“It Takes Some Cold to Know the Sun”
An anonymous story
Roughly 40 million Americans, eighteen and older, are affected by anxiety disorders. Mental health is a huge problem, even on Davidson’s campus, and it’s not talked about. If I could, I would tell my story to everybody because it is a very important story to tell. I would tell it myself, but the world still has a stigma around mental illness. I just don’t have the time to be thought of that way right now.
My ninth grade year, January 23, my dad attempted suicide, for the first time. His practice is centered in a not-so-great place in my hometown. He worked everyday for IOUs and “Pay me later”s. But a lot of people took advantage of him and never paid him back. He didn’t have the heart to say he was going bankrupt and didn’t have the money to support our family. I didn’t know anything about it until I saw him in the hospital. I had a feeling though, from the way people were talking around me. My grandmother got me from school and deflected all of my questions with, “he’s where he needs to be.” No one would answer me. He was in the hospital for a week and then did out patient for a month. I remember sitting on his lap at the kitchen table, and he said that if he ever felt like this again, he would drive himself to the hospital. That was his promise to me.
My junior year, he attempted it again. It was Valentine’s Day. He left a note on my bed. My mom and I immediately drove to his office. All of the doors were locked, and we couldn’t get in. We called 911 to break down the door. Before they could, they had to confirm with the owner of the building that they could break in. All I could think was Please break down the door! We will pay for anything! Just get us into the building! There was my dad – barely conscious, having taken all of his medication and all of my medication. I remember seeing him in the emergency room again. He said, “Why didn’t it work?” That was the most painful thing I have ever experienced. I still sometimes get that heart-wrenching feeling when I think about his letter.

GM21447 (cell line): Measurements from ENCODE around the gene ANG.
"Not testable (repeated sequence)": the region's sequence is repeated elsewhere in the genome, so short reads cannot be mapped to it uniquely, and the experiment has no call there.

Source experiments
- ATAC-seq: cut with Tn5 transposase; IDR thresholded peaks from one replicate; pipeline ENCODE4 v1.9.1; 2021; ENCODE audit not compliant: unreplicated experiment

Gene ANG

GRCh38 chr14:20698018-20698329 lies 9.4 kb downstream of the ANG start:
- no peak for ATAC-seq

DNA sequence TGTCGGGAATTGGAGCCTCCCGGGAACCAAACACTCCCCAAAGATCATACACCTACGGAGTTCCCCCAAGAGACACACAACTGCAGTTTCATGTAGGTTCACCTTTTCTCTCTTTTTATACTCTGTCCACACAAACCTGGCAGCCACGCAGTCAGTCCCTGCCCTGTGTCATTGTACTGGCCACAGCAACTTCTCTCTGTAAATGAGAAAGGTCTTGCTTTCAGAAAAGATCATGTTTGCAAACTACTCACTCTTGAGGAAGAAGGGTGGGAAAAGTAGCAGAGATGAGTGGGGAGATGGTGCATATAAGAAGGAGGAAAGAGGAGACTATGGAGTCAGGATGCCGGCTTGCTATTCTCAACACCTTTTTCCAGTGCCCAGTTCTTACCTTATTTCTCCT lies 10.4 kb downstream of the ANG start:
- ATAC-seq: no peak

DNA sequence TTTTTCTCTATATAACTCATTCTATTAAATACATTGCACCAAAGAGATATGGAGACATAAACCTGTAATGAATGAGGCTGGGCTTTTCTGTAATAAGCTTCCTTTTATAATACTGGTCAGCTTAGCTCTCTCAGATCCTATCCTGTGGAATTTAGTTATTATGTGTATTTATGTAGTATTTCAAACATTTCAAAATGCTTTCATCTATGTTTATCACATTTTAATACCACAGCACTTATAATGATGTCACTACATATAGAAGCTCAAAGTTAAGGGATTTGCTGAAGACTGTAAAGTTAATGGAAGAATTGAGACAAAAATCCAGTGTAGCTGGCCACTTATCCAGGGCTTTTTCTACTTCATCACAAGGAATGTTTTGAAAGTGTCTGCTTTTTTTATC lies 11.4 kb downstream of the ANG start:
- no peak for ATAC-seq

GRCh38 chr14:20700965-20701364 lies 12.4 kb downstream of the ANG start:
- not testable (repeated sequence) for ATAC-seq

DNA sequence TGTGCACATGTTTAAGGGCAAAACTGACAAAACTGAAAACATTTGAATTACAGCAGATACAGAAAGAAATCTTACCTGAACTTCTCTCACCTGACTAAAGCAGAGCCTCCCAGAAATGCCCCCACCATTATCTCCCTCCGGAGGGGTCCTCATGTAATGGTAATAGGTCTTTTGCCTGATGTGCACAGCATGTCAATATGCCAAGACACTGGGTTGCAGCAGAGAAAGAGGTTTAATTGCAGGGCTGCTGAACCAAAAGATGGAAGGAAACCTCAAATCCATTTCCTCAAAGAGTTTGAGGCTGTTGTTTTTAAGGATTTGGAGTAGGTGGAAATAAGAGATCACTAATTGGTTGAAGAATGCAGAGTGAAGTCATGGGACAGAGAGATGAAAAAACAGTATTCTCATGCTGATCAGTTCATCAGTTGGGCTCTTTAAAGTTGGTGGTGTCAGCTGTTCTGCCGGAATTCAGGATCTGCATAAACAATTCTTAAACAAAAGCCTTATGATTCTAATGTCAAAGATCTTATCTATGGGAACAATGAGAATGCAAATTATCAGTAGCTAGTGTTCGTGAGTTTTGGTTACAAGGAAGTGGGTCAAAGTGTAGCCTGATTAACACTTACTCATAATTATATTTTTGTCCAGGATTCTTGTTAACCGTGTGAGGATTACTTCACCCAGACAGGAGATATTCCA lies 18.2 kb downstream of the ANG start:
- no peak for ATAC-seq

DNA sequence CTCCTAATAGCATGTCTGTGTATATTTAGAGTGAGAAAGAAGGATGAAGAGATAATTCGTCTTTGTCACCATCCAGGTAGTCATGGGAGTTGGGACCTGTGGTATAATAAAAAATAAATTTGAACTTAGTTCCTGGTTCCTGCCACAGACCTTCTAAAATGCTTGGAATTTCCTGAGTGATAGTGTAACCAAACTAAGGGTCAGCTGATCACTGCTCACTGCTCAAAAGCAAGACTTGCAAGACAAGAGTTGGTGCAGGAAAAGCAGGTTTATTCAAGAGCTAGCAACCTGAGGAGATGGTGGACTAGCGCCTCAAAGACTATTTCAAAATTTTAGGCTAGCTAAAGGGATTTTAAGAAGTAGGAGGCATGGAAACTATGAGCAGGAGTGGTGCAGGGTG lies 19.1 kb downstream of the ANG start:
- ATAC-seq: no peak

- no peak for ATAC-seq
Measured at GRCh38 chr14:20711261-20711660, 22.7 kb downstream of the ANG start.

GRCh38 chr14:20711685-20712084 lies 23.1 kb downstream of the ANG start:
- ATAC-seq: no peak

After his first attempt, he was diagnosed with major depressive disorder. After he was diagnosed, I was diagnosed with General Anxiety Disorder with onset depression.
We were worried about him to say the least. He was also diagnosed with diabetes, and we had to change his diet. He wasn’t working, and my mom had to pick up another job. It was hard on my mom, dealing with both of us. The second time around they had some marital issues. I remember a month and a half before I left for college, my dad woke me up in the middle of the night. “Your mom is leaving me.” Running downstairs, I found my mom crying. “I can’t do it anymore. I don’t know what to do. I don’t know if I’m making you guys happy anymore.” I never see her cry really. My mom is a good actress in that she never shows emotion. I don’t know how she did it, even in those moments of weakness. I was her rock, and she was my rock. My mother is the strongest woman I know. At that point in my life, my whole family was constantly leaning on each other.
That is why I was so apprehensive to go to Davidson. It was the farthest I’d ever been away from my family. I had no control of what happened in my household when I was away. I felt very vulnerable–not to mention I had horrible service, which made staying in contact with my family even harder. First semester was rough for me. In my mind, my friends seemed to have more fun when I was not there. Even though some of my friends understood my situation, things never felt quite right. You can really tell your true friends when you open up to them about your vulnerabilities. Some don’t have the emotional ability to handle it. At first, I felt like I was bad at making friends, or I was afraid to get close, to open up, with the fear that they might not be able to fully accept me as me. But by second semester, I found friends that I truly felt comfortable around, which is good. I just needed to branch out.